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From recruiting top talent to daily technical leadership, a day-in-the-life of a software engineering is never boring. After chatting with Webroot Senior Manager of Software Development, Michael Balloni, it became even more obvious.  

Michael is working hard to build a robust and efficient team, and is undeniably enthusiastic about every stage of the process. The conversation only got more interesting as we dug into his role and responsibilities. 

What is your favorite part of working as a Senior Manager of Software Development?  

Hiring is my favorite part. Whether we’re sourcing talent on paper, on the phone, or in-person, it’s always fun to see how things evolve, right up to the offer and the day-one lunch. We use an agency called Accolo, and their excellent recruiter, Adam Robles. They have effective screener questions and a scoring system that helps us zero in on good candidates. Given that score and a reasonable resume, we set up a phone call to discuss their claimed skillset. If that goes well, we bring them onsite and treat them like human beings. Finally, we put them to work on the whiteboard with problem solving. 

What does a week as a Senior Manager of Software Development look like? 

I interface with other teams to get big things up and running, like the collaborative Mac DNS Protection project. We marched through our code base to identify which modules would give us the most trouble and to put the porting process through its paces. We picked a module to port and worked through the process of creating the shared codebase and the mechanics thereof. Also, I promote technical leadership through mentoring and setting direction. 

So, what does promoting technical leadership look like? Do you have any criteria for promoting technical leadership? 

Technical leadership involves staying up-to-date on our industry and the technical craft, and sharing that information with the broader team. It also involves staying up-to-date on the development of the products at hand and steering that direction as needed. Most of the time there is no need to change direction, but sometimes there is, and it’s tough to identify. I’ve learned that getting clarification and input should happen before prescribing a fix to what may not be a problem at all.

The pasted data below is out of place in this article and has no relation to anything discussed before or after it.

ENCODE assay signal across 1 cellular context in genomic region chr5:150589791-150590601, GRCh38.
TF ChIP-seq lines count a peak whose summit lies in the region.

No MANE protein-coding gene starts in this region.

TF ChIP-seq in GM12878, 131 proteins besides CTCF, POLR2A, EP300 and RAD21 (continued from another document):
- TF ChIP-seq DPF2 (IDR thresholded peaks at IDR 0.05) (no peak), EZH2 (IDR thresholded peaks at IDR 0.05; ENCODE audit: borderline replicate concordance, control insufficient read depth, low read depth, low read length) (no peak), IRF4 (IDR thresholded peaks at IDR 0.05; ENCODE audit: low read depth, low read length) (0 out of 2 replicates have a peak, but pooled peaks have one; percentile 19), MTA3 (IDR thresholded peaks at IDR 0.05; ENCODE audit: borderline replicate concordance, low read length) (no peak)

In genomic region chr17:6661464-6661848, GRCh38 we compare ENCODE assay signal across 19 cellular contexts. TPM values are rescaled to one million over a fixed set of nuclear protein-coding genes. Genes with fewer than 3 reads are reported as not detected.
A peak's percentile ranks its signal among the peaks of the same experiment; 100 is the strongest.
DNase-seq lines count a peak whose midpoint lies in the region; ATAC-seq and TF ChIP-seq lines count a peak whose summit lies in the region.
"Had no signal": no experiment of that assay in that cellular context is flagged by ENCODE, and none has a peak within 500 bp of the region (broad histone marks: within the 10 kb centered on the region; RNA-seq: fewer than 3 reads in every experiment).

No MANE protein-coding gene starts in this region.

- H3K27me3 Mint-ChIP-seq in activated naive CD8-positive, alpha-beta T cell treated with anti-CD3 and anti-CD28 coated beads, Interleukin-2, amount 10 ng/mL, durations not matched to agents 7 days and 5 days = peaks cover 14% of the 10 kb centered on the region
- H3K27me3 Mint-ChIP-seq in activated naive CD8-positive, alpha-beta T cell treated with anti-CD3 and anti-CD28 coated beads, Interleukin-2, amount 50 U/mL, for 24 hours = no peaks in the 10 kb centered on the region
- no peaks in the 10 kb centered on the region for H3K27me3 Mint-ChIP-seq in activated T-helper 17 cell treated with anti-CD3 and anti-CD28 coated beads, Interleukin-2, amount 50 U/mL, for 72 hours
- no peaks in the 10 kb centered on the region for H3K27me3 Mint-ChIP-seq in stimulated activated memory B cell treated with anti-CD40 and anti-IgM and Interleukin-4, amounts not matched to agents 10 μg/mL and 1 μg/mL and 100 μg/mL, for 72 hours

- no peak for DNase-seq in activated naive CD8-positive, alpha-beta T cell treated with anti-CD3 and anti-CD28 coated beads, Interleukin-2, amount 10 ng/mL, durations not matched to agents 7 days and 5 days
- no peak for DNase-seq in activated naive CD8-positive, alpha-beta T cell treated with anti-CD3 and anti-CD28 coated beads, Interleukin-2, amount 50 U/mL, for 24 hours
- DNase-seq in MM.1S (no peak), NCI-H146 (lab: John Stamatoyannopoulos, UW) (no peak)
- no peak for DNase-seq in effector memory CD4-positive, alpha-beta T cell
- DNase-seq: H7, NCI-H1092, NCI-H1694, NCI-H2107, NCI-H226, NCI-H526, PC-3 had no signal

What is your greatest accomplishment in your career at Webroot so far? 

Promoting my colleague, Bindu Pillai, to software development manager. She’s my partner in crime, and has been indispensable with the latest round of, you guessed it, hiring! Promoting Bindu to a leadership position gave her delivery teams a capable leader. Bindu was what’s called a Product Owner, the technical and managerial lead of the delivery team. When her teams’ Agile Team Coordinator (who manages the digital resources like bug tracking and documentation, and make sure that developers have the tools they need and nothing blocking them) quit, Bindu took over the responsibility of the ATC. She did so without complaint or friction to the point where she took the loss of an ATC in stride. She delivers product on schedule, and keeps her direct reports productive and well-fed. 

What brought you to Webroot after your last job? 

I had fun working with Webroot’s CTO Hal Lonas in the 2000s at a previous company, so coming to work with him again was a no-brainer. 

How did you get into the technology field? 

I did hard math and physics in high school, which got me into Harvey Mudd College. That’s where I met my wife, and (only) did well at software development.  So here we are. 

What is your favorite thing about working at Webroot? 

Everybody says it, but it’s the people.  All sharp and hardworking and friendly.  We’ve got a good thing here. 

Check out career opportunities at Webroot here: www.webroot.com/careers 

Austin Castle

About the Author

Austin Castle

Social Media Manager

Austin Castle has explored the intersections of people and technology for 10 years. As social media manager, he creates a range of marketing and editorial content for Webroot’s global audience.

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